And really, it has that effect on all off us. Don't lie.
Hell, Paula Deen is so in love with butter she's created a lip balm flavored after it.
I'm sure many of you out there think 'who needs butter, margarine (which is made from soybean oil) works fine and it's cheaper.' Sure it does the job and is considerably less expensive and not to mention its added health benefits (lower in fat AND zero cholesterol). BUT if you ever had to wipe your lips after eating a cookie baked with margarine because they are greasy like you kissed an Italian, then margarine is usually your culprit. (It's okay, I'm Italian I can say that).
But manufactures swear it's tastes like butter...uh huh, oh yeh.
Briefly we'll discuss the manufacturing of butter; unless you live on a farm you can skip this part. To begin with, farm-fresh milk is transported into the manufacturing plant and then separated via centrifugal force. This repetitive action aids in allowing the cream to raise the top of the surface. The cream is then skimmed off to be pasteurized, removing any harmful bacteria that could be lurking. It is then left to cool until it reaches 60° Fahrenheit (16° C). At this point depending on the manufacturer, yellow coloring can sometimes be added. Next, they get a churnin'.
Let's make some Butta
Let's make some Butta
No, not like this.
Big time, like this.Industrial churning is done on a massive size scale. Batches can be anywhere from 1,500 to 5,000 pounds! Holy pie crust. Initially, churning produces whipped cream. Churn churn churn some more you've got buttermilk. Keep churnin' and eventually butter granules will start to form. The butter crumbles are then rinsed with cool water and salted if desired. The butter must still be churned further at this point to remove any excess water from the mixture. Once it's reached the desired consistency it's sent off to distributors for packaging.
Voila, smooth as butta.Creaming
Not only does butter provide a taste that can't be compared but it has a dual purpose with regards to baking. Butter offers structure and volume to baked goods. This typically happens during the creaming process.
Generally the first step in any recipe that calls for butter and sugar is to cream them together until 'fluffy.' Well I must say before starting this blog I thought that step lasted 30 seconds or so, or at least until they looked well incorporated. Oh no no. You must beat the butter and sugar for a minimum 4 to 6 minutes, wowza. The time is needed so the sugar will dissolve into the fat and create gaps (air bubbles) into the binding proteins of the butter. These bubbles are what help the cake lift and rise, creating volume. The baking powder and soda cannot do this alone; they simply enlarge the existing bubbles created during the creaming process. Cool, I know.Temperature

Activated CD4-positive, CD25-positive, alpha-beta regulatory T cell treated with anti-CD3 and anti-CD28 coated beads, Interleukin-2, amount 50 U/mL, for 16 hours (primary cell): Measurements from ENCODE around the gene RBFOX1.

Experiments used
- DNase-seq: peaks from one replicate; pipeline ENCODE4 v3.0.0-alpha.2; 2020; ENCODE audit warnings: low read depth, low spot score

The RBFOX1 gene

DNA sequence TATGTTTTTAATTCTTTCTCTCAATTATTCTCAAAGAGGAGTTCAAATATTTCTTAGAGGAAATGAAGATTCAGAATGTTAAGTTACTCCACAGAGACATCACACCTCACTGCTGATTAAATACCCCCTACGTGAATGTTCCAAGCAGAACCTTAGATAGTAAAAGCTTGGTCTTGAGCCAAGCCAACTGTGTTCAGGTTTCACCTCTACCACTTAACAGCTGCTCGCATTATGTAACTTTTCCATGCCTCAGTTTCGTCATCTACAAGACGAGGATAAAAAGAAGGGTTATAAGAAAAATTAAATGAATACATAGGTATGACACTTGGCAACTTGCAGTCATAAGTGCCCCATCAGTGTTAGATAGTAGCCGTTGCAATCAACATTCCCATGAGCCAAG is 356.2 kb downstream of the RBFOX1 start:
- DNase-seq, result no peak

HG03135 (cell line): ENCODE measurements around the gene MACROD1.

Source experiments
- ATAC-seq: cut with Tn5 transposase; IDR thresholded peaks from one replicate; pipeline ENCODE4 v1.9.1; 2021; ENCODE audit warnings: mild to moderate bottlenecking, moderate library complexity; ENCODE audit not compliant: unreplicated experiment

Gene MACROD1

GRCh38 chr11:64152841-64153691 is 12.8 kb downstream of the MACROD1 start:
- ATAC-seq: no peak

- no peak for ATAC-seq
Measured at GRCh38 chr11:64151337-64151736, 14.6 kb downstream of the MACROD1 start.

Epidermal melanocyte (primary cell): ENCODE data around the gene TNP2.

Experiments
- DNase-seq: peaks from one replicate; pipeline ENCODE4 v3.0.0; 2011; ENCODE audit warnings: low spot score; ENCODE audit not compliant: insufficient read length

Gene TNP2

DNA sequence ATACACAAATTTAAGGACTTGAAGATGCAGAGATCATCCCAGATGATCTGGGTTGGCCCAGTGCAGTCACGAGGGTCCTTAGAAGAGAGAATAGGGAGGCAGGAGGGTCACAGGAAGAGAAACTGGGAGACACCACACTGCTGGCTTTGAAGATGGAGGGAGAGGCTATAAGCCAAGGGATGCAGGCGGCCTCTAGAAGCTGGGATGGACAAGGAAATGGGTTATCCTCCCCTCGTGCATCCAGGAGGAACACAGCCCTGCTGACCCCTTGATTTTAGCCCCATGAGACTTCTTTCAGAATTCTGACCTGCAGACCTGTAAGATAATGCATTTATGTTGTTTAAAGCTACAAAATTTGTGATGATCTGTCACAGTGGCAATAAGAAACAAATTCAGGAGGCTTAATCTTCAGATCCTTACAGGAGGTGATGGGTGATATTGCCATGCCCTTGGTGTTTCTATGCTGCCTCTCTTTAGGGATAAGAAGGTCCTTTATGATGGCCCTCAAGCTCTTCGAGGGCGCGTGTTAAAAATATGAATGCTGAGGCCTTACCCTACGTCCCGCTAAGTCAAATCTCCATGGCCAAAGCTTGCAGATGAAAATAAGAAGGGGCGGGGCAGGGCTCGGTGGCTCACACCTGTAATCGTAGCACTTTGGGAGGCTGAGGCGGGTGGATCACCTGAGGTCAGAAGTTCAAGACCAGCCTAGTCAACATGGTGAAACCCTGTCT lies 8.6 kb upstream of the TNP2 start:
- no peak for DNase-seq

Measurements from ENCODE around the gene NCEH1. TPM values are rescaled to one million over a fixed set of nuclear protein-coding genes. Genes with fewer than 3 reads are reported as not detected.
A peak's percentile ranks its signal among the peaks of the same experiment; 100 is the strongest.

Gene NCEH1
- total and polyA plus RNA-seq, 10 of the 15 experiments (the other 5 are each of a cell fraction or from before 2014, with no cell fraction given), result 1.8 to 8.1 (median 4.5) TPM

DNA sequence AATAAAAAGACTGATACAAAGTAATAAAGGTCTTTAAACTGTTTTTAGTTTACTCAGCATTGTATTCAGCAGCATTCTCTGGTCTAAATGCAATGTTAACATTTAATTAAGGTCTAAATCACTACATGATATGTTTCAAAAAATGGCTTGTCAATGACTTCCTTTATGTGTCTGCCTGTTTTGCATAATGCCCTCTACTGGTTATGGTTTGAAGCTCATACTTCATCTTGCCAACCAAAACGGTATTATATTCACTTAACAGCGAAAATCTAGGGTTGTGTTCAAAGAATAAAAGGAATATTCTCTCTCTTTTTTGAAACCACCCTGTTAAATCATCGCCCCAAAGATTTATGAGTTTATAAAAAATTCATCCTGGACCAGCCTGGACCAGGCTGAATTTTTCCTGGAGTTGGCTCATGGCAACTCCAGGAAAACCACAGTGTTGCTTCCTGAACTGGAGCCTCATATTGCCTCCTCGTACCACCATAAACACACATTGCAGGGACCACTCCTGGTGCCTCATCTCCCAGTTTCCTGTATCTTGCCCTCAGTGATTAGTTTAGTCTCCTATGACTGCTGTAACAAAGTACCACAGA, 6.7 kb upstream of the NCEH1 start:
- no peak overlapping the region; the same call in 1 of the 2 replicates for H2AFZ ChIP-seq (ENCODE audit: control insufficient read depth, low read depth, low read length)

Having the correct temperature butter is crucial to the success of your baked goods. Using butter at a very cold temperature can be difficult to work with. Too warm of a temperature and you'll be unable to cream it properly; losing the air bubbles = losing the volume. Additionally, if you put cookies into a hot oven that are prepared with butter that is too warm they will spread quickly, causing them to become flat. Always always always refrigerate your dough for a good 30 minutes to 1 hour before putting into the oven. Likewise, in between batches keep your dough chillin' in the fridge.
Ideal temperature for working with butter (in Fahrenheit):80 degrees: too hot
50 degrees: too cold68-72 degree: BINGO! This is just perfect. Goldilocks approved.
However keep in mind when preparing delicate crusts for pies, tarts, puff pastry, etc. butter should be very cold. Basically use it straight out of the fridge. When baking crusts you want to see those lovely little butter nuggets throughout your dough. Once in the oven, those cold little bits melt slowly in between the dough creating air pockets. Air pockets = the flakiness that can be heard when breaking through the crust with your fork (aka lovely little slivers of heaven).For most other recipes, butter is to be used at room temperature. What a nasty little phrase. Well…room temperature winter, or room temperature summer? Room temperature with the air conditioning/heater off or on. I have spoiled countless bowls of frosting due to 'room temperature.' In Dubai, that can mean something like 80 degrees in the summer. So forget room temperature, give your butter a little squeeze (go on show it some love). If the butter gives slightly when you apply pressure (but not mushy) it's ready to go.
GradesIn the US, butter is given a Grade from the Department of Agriculture (USDA) which you've probably seen printed on the box:
This grade informs the consumer on the quality, taste, and texture of the butter. The grades range from AA, A, and B. I've never seen B before. Maybe it's the stuff they sell at the 99 cent store?
Below are the specifications determined by the USDA:
U.S. Grade AA Butter: Based on aroma, texture, and flavor.
- Delicate, sweet flavor, with a fine, highly pleasing aroma
- Made from high-quality fresh, sweet cream
- Smooth, creamy texture with good 'spreadability'
- Pleasing flavor
- Made from fresh cream
- Fairly smooth texture
- Rates close to top grade
- May have slightly acid flavor
- Readily acceptable to many consumers
Butter is a greedy fat and likes to absorb the odors around it. Be sure to wrap tightly in plastic wrap and keep in the butter bin in your fridge…if you've got one. You can also easily store them in zip lock bags. Just make sure it's zipped. Husband, this means you.
You can also freeze butter for up to six months. However it should be used immediately after thawing.